I tend to like smaller 200 page books on specific topics as well. They seem to be much more digestible sized chunks of knowledge than the All-in-Ones.
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Post: #37
All valid points.
I pointed to the All in ones as a reference for what might be in a humongous book.
Its certainly worth discussing where books go bad.

The content pipeline situation is a problem, I feel like we've
been jumping through hoops for years trying to solve that.

"Secrets of the Mac Game Content Pipeline Gurus"...good theme for a book eh?
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Luminary
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Post: #38
From my perspective, the problem isn't really "secrets of the mac millionaire game content pipeline gurus" -- if you can afford Maya and Photoshop then you're not a lot worse off than the PC guys. It's the "secrets of the mac student/indie game content pipeline gurus" that's the issue Smile

I'm no artist at the best of times, but I find GIMP difficult and Blender impossible. I quite like Wings, but it only does organic stuff well, and doesn't do animation at all.

Writing format conversion code is annoying, but not really rocket science, and I don't see a book filled with specific examples actually helping anyone a great deal on that front.
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DoG
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Post: #39
Well, writing even an article for a book or just on its own, and creating the supplementary source code and working examples, is a lot of f***ing work.

Also, writing Mac specific game stuff seems to be mostly limited to a) workflow, b) beginner's topics, and c) leveraging Cocoa for games.
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Post: #40
DoG Wrote:Well, writing even an article for a book or just on its own, and creating the supplementary source code and working examples, is a lot of f***ing work.

Tell me about it; why do you think http://onesadcookie.com/book is so incomplete (and these days, so out of date...)
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Post: #41
OneSadCookie Wrote:Writing format conversion code is annoying, but not really rocket science, and I don't see a book filled with specific examples actually helping anyone a great deal on that front.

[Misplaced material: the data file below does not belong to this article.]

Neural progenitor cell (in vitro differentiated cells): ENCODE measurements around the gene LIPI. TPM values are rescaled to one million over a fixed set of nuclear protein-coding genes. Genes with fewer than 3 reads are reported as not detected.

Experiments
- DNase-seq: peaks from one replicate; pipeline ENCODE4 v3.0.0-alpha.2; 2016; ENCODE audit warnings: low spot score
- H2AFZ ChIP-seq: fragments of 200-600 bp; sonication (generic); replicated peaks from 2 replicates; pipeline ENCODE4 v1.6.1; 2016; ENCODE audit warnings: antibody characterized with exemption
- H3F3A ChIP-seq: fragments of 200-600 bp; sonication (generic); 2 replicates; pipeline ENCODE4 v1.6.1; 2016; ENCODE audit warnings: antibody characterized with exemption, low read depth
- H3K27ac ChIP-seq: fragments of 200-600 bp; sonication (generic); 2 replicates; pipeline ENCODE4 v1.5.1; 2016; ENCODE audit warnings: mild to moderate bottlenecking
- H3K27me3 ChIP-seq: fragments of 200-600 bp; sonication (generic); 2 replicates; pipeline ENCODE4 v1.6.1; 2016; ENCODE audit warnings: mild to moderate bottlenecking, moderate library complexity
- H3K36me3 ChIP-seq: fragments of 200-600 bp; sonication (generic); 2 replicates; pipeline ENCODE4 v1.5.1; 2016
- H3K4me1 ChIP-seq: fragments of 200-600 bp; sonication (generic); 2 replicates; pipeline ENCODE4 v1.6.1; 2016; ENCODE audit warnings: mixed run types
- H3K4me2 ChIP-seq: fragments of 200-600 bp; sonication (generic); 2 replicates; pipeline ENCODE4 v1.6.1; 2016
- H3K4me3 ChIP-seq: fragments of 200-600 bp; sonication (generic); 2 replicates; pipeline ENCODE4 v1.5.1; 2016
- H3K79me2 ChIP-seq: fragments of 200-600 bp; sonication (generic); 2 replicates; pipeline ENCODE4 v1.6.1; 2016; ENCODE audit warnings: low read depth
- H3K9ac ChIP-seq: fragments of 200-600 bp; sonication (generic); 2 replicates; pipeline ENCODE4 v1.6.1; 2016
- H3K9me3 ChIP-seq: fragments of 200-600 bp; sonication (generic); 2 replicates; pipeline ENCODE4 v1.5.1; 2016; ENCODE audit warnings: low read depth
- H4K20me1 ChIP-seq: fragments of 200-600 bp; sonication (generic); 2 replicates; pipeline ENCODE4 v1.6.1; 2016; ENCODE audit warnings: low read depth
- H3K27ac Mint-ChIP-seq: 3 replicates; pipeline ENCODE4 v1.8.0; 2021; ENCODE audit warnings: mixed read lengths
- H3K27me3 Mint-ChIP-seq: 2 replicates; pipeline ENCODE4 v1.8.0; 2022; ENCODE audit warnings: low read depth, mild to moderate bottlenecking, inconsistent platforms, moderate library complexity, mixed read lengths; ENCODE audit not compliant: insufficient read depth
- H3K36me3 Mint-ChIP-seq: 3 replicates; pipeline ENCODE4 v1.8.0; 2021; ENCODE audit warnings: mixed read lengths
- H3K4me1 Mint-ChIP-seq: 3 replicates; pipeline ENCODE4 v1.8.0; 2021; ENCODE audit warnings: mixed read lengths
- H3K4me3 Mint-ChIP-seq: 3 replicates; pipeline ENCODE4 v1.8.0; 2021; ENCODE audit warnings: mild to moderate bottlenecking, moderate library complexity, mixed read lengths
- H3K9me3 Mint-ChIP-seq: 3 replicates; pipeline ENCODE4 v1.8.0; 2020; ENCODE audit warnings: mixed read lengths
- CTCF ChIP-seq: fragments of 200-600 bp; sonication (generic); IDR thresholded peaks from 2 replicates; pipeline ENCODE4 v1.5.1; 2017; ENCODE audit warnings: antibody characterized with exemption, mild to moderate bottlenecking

To be clear, I wasn't talking about simple format conversion or loading a .obj file, but rather exporting entire scenes worth of data, including skeletal animation, morph targets, terrain data, and so on.
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Luminary
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Post: #42
It's the same sort of deal... you've got the data in some format, you want it in another. Doesn't much matter what either of those formats are...
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Post: #43
I don't see how you can claim that it's all easy. It took me weeks to learn how to extract skeletal animation data from Maya and implement it in my own real-time environment.
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Luminary
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Post: #44
Sure, but there are two questions there -- one, the amount of time you spent learning about skeletal animation (which can usefully be taught in general terms in a book), and two, the amount of time you spent fighting with Maya, your own format, and the actual conversion process (which can't usefully be taught in a book, because the information both about Maya and about your own format is far too specialized).
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Post: #45
AnotherJake Wrote:I don't see how you can claim that it's all easy. It took me weeks to learn how to extract skeletal animation data from Maya and implement it in my own real-time environment.

Didn't Brian Greenstone cover that in his book specifically?
Maybe he just got models in there, I don't know, the book was way over my head.

A book with various file conversion tutorials actually would be helpful,
I have access to all kinds of file formats and SDK's but absolutely no
idea where to start. Most of the research in where to start seems to
always lead to "get another software package, and learn another language".

There are apps on the PC that specifically convert 3D files to any number of other formats.
We don't have such a utility on the mac yet.
It looks like the guys at Retropalette may have something for us as soon as Apple ships 10.5.
They did not respond to my enthusiastic e-mails.

So is collada a solution to this file format for games mess?
From what I've been reading it seems that is what it tries to do.
When I get to the documents about implementation my brain melts.